Upon his discharge from the hospital, General Morrell commanded the successful counter-offensive against the C.S.' Operation Coalscuttle which had bogged down inside Pittsburgh, Pennsylvania. The fierce fighting that resulted from Featherston's refusal to retreat made the Battle of Pittsburgh one of the most important and memorable battles of the war, and, indeed, one of the most important military events in modern human history.
With C.S. forces trapped in Pittsburgh, Morrell launched Operation Rosebud to stymie a C.S. relief force out of Ohio. After the surrender of the remaining Pittsburgh Army, Morrell began retaking U.S. territory. During 1943, Morrell made spectacular gains, throwing the Confederacy out of Ohio, and striking through Kentucky and Tennessee into Georgia. By the end of the year, he had taken Chattanooga and was preparing to assault Atlanta, Georgia.
However, instead of repeating the Confederate mistake of bulling straight into the city, Morrell instead threatened the highways and railroads approaching Atlanta, sending light, heavily armed expeditions into central and eastern Georgia to sound out Confederate dispositions. Finding no significant opposition, these raids coalesced into a drive for the Atlantic with the aim of cutting the Confederacy in two. Its strategic significance dissipated, the Confederates abandoned Atlanta and withdrew into Alabama. Morrell pursued, systematically overrunning Birmingham.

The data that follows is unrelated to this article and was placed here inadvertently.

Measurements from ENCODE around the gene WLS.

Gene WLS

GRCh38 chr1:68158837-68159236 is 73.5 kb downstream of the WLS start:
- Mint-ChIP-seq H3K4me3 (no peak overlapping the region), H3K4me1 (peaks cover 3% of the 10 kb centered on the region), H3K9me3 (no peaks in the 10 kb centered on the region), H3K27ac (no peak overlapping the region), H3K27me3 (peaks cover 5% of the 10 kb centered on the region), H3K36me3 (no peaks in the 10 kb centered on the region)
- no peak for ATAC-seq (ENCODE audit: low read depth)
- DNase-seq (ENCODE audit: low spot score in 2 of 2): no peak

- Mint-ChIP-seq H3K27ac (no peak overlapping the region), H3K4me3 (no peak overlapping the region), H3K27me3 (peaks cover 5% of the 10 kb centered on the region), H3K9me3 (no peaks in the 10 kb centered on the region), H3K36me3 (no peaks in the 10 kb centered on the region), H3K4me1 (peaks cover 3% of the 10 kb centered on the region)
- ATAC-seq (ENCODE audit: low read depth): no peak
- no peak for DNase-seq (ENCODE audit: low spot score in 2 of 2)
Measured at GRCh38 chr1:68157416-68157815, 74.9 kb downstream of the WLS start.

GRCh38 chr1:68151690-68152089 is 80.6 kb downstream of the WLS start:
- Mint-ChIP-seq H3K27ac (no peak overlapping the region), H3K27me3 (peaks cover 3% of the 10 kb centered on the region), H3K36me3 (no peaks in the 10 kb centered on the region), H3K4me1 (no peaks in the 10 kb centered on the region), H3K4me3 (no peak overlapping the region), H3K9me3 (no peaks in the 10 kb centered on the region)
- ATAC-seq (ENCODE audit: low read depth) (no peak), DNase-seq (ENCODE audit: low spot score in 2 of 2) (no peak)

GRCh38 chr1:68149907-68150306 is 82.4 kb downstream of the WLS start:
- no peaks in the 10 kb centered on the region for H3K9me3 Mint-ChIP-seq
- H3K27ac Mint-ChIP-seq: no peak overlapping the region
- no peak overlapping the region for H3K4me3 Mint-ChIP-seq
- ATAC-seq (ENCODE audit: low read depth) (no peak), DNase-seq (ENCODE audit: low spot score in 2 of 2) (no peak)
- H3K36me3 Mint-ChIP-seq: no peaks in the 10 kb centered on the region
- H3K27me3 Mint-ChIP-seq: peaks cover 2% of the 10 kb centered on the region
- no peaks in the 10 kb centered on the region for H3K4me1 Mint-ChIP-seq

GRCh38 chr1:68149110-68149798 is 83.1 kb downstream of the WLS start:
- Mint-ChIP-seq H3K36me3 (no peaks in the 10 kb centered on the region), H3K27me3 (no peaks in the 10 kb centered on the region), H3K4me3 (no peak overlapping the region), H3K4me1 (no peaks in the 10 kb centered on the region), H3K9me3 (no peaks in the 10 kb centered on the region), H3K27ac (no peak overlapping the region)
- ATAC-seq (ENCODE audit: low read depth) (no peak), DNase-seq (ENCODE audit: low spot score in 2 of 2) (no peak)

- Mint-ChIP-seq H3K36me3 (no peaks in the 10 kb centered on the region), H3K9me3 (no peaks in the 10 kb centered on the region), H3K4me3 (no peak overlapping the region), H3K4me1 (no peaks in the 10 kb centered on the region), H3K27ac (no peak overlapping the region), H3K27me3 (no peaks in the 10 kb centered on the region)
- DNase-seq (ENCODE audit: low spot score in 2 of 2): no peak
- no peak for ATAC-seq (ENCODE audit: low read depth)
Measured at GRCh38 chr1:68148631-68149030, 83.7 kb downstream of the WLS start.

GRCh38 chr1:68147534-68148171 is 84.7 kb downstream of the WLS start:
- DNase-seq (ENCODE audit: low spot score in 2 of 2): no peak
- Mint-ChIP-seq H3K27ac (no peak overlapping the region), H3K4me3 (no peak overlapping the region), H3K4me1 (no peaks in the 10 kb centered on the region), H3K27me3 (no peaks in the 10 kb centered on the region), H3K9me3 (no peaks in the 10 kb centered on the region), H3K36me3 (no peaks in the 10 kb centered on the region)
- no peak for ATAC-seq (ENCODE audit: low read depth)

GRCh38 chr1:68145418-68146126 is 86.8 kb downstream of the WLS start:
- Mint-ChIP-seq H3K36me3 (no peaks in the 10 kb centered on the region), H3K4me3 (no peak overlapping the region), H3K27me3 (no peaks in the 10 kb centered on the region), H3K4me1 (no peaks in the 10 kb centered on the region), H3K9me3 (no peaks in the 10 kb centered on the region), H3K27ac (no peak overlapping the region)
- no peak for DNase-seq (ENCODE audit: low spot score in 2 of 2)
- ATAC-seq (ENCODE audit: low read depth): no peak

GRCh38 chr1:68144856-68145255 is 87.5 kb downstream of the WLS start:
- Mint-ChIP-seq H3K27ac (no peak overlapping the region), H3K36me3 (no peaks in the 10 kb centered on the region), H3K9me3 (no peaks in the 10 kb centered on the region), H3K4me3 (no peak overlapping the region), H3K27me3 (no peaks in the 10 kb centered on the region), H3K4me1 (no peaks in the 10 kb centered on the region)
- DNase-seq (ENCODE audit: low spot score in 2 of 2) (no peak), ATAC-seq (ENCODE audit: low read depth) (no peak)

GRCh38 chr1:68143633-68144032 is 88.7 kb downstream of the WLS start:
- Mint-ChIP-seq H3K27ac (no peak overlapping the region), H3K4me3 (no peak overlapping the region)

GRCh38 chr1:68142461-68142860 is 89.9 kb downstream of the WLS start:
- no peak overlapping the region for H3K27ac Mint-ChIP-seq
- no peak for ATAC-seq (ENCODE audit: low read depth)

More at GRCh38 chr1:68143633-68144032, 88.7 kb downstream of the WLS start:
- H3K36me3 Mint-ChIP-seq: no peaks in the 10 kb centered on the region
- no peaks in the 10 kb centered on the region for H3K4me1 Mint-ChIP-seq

Morrell was in Philidelphia when the Confederates detonated their superbomb. The actual detonation was far enough from the center of the city that he survived, although he was certainly exposed to fallout.
With the death of Jake Featherston, the Confederacy lost its last leg. On July 14, 1944, Morrell arrived in Pineville, North Carolina to accept the surrender of the Confederate States from President Don Partridge. After reading and discussing terms, Partridge signed the treaty and was taken into custoy. In short order, the U.S. moved into the former Confederacy to occupy it. Morrell was made military governor of the Atlantic Military District: Virginia, the Carolinas and Georgia.
As military governor, Morrell made it clear that any attempt to rebel against the United States would result in the use of force; in addition, any attempt to stir up mob action against returned black concentration camp survivors would also be met by force. Morrell supervised the production of a pamphlet, Equality, which stated the U.S. position of total legal equality between black and white ex-Confederates, including marriage if both parties wanted it. This pamphlet was distributed throughout the former Confederacy.